Foreign Language Words That Don’t Translate Into English

August 6, 2021 · CLASSMATES FUN

Learning a foreign language can be challenging, and it’s even more so when you try to understand a word that doesn’t exist in English. Here are some examples of words that are common in other languages but we don’t recognize in our own.

 

Backpfeifengesicht (German):

“A face in need of a fist.”

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Kummerspeck (German):

It literally translates to “grief bacon,” but refers to weight that is gained from excessive eating due to being sad.

Bakku-Shan (Japanese):

A slang term that describes the experience of seeing a woman who appears pretty from behind but isn’t pretty from the front.

Koi Non Yokan (Japanese):

“That inevitable feeling that you’ll fall in love with someone.”

 

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Lagom (Swedish):

“Something that is just the right amount.”

Gigil (Tagalog):

“A situation of such extreme cuteness that it’s overwhelming,” or the urge to hug something cute.

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Mencolek (Indonesian):

“The action of tapping someone on the opposite shoulder to get them to look in the wrong direction.”

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Pena ajena (Spanish):

“To be embarrassed for someone.” The same word also exists in German, as “fremdschämen.”

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Schadenfreud (Geman):

“Schaden” means “damage” and “freude” means “joy,” and “schadenfreude” is the joy you feel at another person’s pain.

Razbliuto (Russian):

A word that describes the feelings you had towards someone you once loved but no longer do.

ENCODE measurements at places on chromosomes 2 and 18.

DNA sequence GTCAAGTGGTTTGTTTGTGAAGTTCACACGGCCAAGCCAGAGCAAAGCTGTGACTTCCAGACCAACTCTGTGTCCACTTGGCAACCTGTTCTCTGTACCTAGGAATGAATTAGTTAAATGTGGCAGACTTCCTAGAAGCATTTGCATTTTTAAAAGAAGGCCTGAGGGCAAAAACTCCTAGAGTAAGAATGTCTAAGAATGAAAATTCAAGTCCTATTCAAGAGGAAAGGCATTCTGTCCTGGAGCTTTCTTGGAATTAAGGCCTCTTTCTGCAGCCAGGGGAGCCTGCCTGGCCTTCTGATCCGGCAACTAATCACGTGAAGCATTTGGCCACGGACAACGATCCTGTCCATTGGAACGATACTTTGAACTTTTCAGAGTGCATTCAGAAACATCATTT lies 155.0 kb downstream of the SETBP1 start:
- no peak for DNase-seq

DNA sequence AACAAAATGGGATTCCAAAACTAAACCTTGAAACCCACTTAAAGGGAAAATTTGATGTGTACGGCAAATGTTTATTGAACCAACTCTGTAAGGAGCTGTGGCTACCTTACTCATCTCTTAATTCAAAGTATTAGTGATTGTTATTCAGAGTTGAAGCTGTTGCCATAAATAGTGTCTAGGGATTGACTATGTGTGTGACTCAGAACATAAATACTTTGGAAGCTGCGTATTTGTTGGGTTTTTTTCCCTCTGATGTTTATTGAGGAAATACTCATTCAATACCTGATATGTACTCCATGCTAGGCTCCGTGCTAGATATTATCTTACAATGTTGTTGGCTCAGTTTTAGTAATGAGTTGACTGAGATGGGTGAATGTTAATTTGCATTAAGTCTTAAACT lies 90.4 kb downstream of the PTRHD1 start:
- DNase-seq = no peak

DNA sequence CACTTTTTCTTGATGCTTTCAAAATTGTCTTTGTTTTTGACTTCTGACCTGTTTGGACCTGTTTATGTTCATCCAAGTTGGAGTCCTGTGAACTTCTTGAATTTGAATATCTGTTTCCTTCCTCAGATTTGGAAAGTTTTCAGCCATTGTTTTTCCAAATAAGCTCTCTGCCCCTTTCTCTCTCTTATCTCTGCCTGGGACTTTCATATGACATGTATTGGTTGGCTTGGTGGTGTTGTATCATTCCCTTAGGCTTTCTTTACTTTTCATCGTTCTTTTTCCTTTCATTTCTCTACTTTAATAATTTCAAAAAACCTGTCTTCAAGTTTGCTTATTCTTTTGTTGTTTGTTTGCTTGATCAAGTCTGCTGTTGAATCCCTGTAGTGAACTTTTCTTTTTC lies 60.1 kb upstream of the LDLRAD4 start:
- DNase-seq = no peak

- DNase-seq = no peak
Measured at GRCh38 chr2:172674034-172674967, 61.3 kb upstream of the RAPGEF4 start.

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Cafuné (Brazilian Portuguese):

“Running your fingers through the hair of someone you love.” How romantic!

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Cavoli Riscaldati (Italian):

The literal translation is “reheated cabbage,” but the actual definition is nothing remotely close to that. It’s a word describing the result of attempting to revive an unworkable relationship.

Faamiti (Samoan):

This one is very specific. It’s “the action of making a squeaking sound by sucking air past the lips to attract the attention of a dog or child.”

 

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Fisselig (German):

“Fisselig” means being flustered to the point where you can’t properly function or finish what you were doing.

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Tartle (Scottish):

“The moment of hesitation before introducing someone because you can’t remember their name.” I’m sure we’ve all done that.

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Mamihlapinatapai (Yaghan – Tierra del Fuego’s language):

Have you ever been in the situation where you and someone else are staring at each other, wishing that the other would initiate something that you both want, but neither wants to make the first move? That’s “mamihlapinatapai.”

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Estrenar (Spanish): 

“To try on something for the first time.”

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Chanter en yaourt/yaourter (French):

The action of trying to sing along to a song when you don’t know the words, usually replacing the lyrics with similar sounds, like “la la la.”

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Gâchis (French):

“A great opportunity that is wasted by incompetence and stupidity.” Ouch.

Terroir (French):

Most used by those in the wine and cheese industries, “terroir” means the combination of climate, geology, geography, and labor of a place that contribute to how the cheese and wine are produced.

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